Director of Industry Engagement, Xero UK
Small businesses across the UK are urged to speed up digital adoption to help them become more efficient and tackle key issues, such as cash flow and late payments.
While adopting digital tools can help small businesses better manage cash flow and expenditure, and potentially reduce the scourge of late payments, uptake remains slow.
Software boosts efficiency
Stuart Miller, Director of Product Compliance and Industry Engagement at Xero says software solutions can add greater transparency to a company’s financial accounts on a day-to-day basis, offering real-time data of cash flow and simplifying manual processes. He underlines the value of open banking-driven tools, like bank feeds, providing a digital link between a small business’s bank account and its accounting software.
“The tech now available to businesses means they can benefit from having real-time data to make better-informed decisions about how to run their businesses,” he says. With high inflation and the cost of living crisis, he believes it is more important than ever for firms to better understand their figures so they can navigate these tricky waters.
Digital tools like accounting software enable firms to see who owes money and better plan for the future — whether for investment, loans or buying fresh stock from a wholesaler. Having financial data instantly through an app means they can make informed, on-the-spot decisions and better collaborate with their accountant or bookkeeper.
Open banking and financial transparency
With the UK undergoing a digital transformation, Miller urges small companies to start realising the value of cloud technology and open banking before it becomes mandatory, pointing to HMRC’s ‘Making Tax Digital’ programme to improve tax digitisation.
Via open banking, business owners can automatically update their banking on the go through cash coding, such as when they refuel, with petrol receipts going directly to their petrol code account. Profit and loss reports are also readily available.
“These tools are minimising the amount of time small businesses and their accountants have to spend on things like bank reconciliation — reducing administrative burden and giving them more time to focus on running and growing their business,” he adds.
While businesses using digital tools are thriving,
there are huge numbers of businesses in
the UK that are digitally averse.
Digitised businesses getting ahead
However, he remains concerned that digital adoption is slow, with many smaller businesses left behind. Xero’s report, ‘Beating the digital drag’, found that SMEs that digitalised saw revenue grow by 8.1%, compared to slower adopters.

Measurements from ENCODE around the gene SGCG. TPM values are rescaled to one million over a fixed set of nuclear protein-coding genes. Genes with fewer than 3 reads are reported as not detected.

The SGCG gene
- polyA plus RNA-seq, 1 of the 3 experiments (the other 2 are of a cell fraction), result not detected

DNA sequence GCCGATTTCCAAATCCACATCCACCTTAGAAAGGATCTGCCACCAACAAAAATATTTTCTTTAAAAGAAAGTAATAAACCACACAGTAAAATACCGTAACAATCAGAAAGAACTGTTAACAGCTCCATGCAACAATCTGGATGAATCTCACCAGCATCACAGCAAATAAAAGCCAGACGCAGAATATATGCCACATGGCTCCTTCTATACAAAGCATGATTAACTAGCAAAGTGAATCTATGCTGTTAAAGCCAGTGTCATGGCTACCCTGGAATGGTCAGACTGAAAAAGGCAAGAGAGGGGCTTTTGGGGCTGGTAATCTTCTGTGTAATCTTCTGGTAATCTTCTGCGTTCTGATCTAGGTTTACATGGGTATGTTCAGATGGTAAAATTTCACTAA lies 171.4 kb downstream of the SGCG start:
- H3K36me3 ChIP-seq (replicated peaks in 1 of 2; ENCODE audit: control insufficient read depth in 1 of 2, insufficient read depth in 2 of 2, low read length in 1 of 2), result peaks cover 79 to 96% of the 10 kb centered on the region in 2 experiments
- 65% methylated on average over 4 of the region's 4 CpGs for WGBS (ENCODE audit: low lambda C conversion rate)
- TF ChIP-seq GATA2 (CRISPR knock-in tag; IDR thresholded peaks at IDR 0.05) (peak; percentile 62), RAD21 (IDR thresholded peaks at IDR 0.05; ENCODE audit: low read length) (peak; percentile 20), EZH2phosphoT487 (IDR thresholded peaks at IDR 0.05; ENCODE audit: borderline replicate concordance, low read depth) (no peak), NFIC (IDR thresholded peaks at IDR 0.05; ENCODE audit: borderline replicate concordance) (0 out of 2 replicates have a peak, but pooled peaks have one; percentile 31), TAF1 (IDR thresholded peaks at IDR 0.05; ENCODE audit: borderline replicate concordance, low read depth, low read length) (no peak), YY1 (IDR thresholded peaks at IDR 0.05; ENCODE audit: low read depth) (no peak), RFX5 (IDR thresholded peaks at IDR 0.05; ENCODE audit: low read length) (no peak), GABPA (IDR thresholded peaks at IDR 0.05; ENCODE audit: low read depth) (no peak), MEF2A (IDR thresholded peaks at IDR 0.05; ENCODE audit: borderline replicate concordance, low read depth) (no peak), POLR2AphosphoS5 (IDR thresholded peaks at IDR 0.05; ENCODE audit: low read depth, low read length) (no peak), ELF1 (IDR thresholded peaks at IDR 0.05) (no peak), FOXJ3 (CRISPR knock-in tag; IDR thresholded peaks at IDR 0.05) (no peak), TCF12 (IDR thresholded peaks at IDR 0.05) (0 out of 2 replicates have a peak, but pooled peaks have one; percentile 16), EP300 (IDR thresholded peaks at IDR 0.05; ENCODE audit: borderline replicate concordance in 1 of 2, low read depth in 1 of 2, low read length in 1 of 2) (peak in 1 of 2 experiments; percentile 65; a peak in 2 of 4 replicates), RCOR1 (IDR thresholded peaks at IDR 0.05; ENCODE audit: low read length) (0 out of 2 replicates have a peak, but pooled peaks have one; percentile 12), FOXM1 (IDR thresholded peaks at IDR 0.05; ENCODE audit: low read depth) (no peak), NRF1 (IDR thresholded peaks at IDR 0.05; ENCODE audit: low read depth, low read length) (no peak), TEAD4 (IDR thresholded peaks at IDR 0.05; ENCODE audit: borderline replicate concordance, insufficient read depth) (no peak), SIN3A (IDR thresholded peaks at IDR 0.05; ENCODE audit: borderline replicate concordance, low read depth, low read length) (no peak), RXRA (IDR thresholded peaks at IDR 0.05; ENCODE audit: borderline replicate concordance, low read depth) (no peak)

Around 40% of the UK’s smallest businesses (zero to nine employees) report using emerging technologies, such as AI and digital assistants, compared to 77% of larger SMEs; and 4 out of 10 of the smallest businesses say they fail to see the relevance of new technologies. Miller says: “While businesses using digital tools are thriving, there are huge numbers of businesses in the UK that are digitally averse. We need to close that gap.”
Cash flow control and e-invoicing
Efficiencies outweigh the cost of investment in the software, which is an allowable tax expense, explains Miller. “Those not digitising struggle when it comes to late payments as they cannot see who has paid and what is outstanding. They are never going to be able to keep on top of cash flow,” he continues. “That causes fiscal worries and can affect wellbeing and a business owner’s mental health, too.”
Xero’s recent Money Matters report showed that 72% of small businesses experience cash flow issues, but a quarter still prefer to manage payments using traditional methods (26%). Paying bills is crucial for cash flow; open banking tools like bill payments mean small businesses can pay bills with the click of a button — avoiding manual bank transfers or entering credit card details. E-invoicing is also emerging as a faster way to send and receive invoices, removing the need for paper or PDF invoices.
Miller believes tools like these can help address late payments, boost cash flow and improve productivity. “It is allowing businesses to realise their full potential through technology,” he says.